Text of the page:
I agree that Romney would probably be easier to beat, except for one thing. A friend of mine recently pointed out that he looks like the generic-looking kind of guy who always gets cast as the president in silly comedy movies. I know that appearance is a ludicrous reason to vote for someone, but I think the last two elections speak for themselves in terms of ludicrous voting.

Posted by: Julie at February 1, 2008 12:04 PM

Julie, you're really not too far off on Romney. About a week ago, a story ran on NPR from the caucus in Florida. One guy actually said he liked Romney because he looked presidential..

Please, Mr. Florida Guy, if that's how you weigh the options, I'm begging you--stay home on Election Day.

Posted by: Patti M. at February 1, 2008 1:32 PM

Important differences like issues aside, which I'm still looking into, I've formed one overall impression after watching the candidates speak for a few months: Obama wants to be President while Hillary feels she deserves to be President.

I'm not sure why Hillary projects a sense of entitlement to me. I don't think it has anything to do with her being a woman. I have no problem voting for female, black, or rainbow-colored candidates.

Posted by: Mike at February 1, 2008 1:41 PM

I think you're right, Mike. I know there are advantages to acting as though something you want is already yours, but it rubs me the wrong way.

She often comes off as artificial and "packaged," too. But this seems to work for her.

Posted by: Julie at February 1, 2008 1:52 PM

Mike: I think she feels she's been preparing her whole life for this, despite the obvious hurdles that prevent a woman from rising to that level. It's so close, and I think it's difficult to have a dream like that and be so close.

I don't think I can completely identify with these people who want to be president, but obviously it takes some serious motivation. And emotion, and energy.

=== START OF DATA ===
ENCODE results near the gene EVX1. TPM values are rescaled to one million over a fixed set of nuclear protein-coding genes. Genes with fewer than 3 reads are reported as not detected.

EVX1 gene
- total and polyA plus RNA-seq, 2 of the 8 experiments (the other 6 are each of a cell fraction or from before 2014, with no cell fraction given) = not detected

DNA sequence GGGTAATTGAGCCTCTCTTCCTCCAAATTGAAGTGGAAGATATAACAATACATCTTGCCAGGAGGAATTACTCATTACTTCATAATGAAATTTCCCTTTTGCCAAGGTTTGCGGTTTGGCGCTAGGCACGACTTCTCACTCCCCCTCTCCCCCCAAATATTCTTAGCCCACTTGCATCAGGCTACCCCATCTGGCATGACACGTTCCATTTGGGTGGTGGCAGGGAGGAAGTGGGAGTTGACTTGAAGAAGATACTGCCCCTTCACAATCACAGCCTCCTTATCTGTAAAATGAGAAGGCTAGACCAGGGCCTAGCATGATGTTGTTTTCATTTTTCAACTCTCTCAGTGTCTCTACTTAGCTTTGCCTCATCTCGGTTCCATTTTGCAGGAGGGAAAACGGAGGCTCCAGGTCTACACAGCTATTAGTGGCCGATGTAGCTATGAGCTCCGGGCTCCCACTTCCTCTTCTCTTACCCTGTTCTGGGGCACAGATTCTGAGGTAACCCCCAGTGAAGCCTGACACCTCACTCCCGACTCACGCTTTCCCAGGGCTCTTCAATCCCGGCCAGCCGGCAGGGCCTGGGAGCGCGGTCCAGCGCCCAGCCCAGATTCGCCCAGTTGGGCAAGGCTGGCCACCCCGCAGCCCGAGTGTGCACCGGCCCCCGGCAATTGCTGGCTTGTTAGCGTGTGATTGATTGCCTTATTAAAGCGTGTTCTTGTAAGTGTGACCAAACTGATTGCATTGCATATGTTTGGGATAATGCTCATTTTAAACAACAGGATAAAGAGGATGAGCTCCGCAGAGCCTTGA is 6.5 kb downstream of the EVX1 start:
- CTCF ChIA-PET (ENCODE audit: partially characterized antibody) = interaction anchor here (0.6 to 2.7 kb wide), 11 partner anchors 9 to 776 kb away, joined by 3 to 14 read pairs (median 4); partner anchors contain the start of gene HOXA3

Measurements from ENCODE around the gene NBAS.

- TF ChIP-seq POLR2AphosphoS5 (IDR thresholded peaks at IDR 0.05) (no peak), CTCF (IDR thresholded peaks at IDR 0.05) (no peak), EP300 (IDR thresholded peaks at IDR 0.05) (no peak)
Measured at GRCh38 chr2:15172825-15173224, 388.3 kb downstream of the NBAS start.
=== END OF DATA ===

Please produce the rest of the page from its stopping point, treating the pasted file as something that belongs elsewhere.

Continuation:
I like the idea of having a president with a brain (or, one who actually uses his or her brain). If Obama stops to think before he speaks, I like that. We speak too quickly in this country. And so many people seem to speak without thinking. That's refreshing.

I have heard criticisms of Obama supporters on the religion thing - but as an atheist, I have no problem with how Obama speaks about religion. He rightly pointed out that religion has too often been used as a wedge in politics. I don't hear Republicans doing that; I hear them exploiting religion.

I can see why certain Republicans would be distressed by this year's choices, but I see lots of reason for hope.

Posted by: James at February 1, 2008 2:05 PM

I'm very happy to have the dilemma of choosing between two good candidates!

I also liked Edwards, and as I've mentioned before, Richardson.

There has been a good crop this year, unlike the usual bunch, which has made me hold my nose as I tick the box.

Posted by: Patti M. at February 1, 2008 2:32 PM

The latest word in our fair state is that Romney is way ahead of McCain, while Clinton and Obama are neck-and-neck. Obama might be ahead by maybe half a nose.

(No, that's not a nose joke, it's a horse joke. As in "I know this topic is a dead horse, but I'm going to continue smacking it around until Tuesday night.")

However, around a quarter of voters on both sides are still saying they might change their minds.

If I read a newspaper article correctly today, the Republican who wins the primary gets all of the state's Republican delegates, but the Democratic party awards delegates in proportion to each candidate's share of the vote. In other words, if you're a Democrat (even if only for a few minutes on Tuesday), your vote will still help your guy (or guyette) even if s/he "loses." I did not know this. It considerably reduces that mild temptation to vote for McCain.

Posted by: Julie at February 4, 2008 3:33 PM

I didn't know that either, Julie. That's weird, but that must be why it won't be all over on Tuesday for the dems.

Posted by: Maggie at February 4, 2008 4:02 PM